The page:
Sure, we can throw in the towel on this fight, but at least maybe we should not, as a profession, purposely punch ourselves in the face. Plenty of other people are glad to do that for—and to—us. We need not issue self-inflicted wounds.
Yet, we exist in an odd moment currently. Some historians and humanities scholars think that we should thump away even harder at our own existence, at our specialized training and knowledge. Or they argue that we should bend over backwards to conceal our expertise. Scientists in the academy don’t undertake these contortions. Neither do the technical fields. Engineers don’t. Lawyers don’t do it. Doctors don’t. Certainly business professors don’t. They defend their advanced knowledge and the support it requires as worthy of funding and they do so precisely because they argue that their specialized labor and knowledge is exactly the thing that is publicly essential. Only historians and humanities scholars currently request public support while, bizarrely, undermining the very thing they are asking the public to bankroll.
Why in Herodotus’s name do history and humanities scholars do this? It makes no sense. Yet the only arguments mustered against the idea have seemed out of touch, never focused on providing more robust support for broader academic employment, only on complaining about usurpations of history and other specialized humanities knowledge by non-experts. That approach will not do.
We might pause to remember that there is a reason it takes many years to complete a PhD in history and the humanities—often longer than in STEM fields. Because it is not easy work. History and the humanities at advanced levels involve highly technical, specialized labor. That is why they are worth funding. Universities and colleges sustain this specialized, technical inquiry into the world and what it means to know it.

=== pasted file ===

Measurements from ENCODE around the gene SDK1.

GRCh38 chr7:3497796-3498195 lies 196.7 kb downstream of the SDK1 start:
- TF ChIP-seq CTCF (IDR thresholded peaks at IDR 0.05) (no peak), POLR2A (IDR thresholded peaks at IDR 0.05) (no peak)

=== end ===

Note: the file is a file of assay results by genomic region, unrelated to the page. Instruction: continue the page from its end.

Moreover, this often seemingly esoteric pursuit of knowledge and understanding in the academy is precisely what supplies the foundation for higher education’s public mission. Airy flights are the solid grounding! If universities and colleges stop funding specialized research in history and the humanities, they are in fact failing their public mission, not realizing it. They grow increasingly into institutions of higher education in name only. What they have become, instead, are just equivalents to today’s corporations, which employ fictional publicness to sustain private fortunes.
To make the comparison of universities and colleges to corporations of course, raises an obvious point: you need to know your history to think of the parallel situation; you have to be able to formulate a critique based on awareness of that history. Specialized scholarship allows one to do so. To wit, these fields of specialized inquiry are the ones that document the long history of association between capitalist firms and institutions of higher learning in the first place. But you’d need historians and humanities scholars to study these facts fully—or even to be aware of them.
Maybe that’s why scholarly history and the humanities are under such intense attack. And maybe it is why they are so intensely contested in terms of providing support and funding for them to exist at all. These fields produce knowledge that those in power perhaps don’t want to know about—and certainly that they don’t want others knowing about. Because to confront complex and difficult histories and humanities topics would mean having to reckon with their implications fully.
Why is it, then, that historians and humanities scholars face such pressures—both self-imposed and asserted from without—to make their fields “relevant” when other academic disciplines do not? Perhaps because the ultimate goal is to render what they have to teach irrelevant.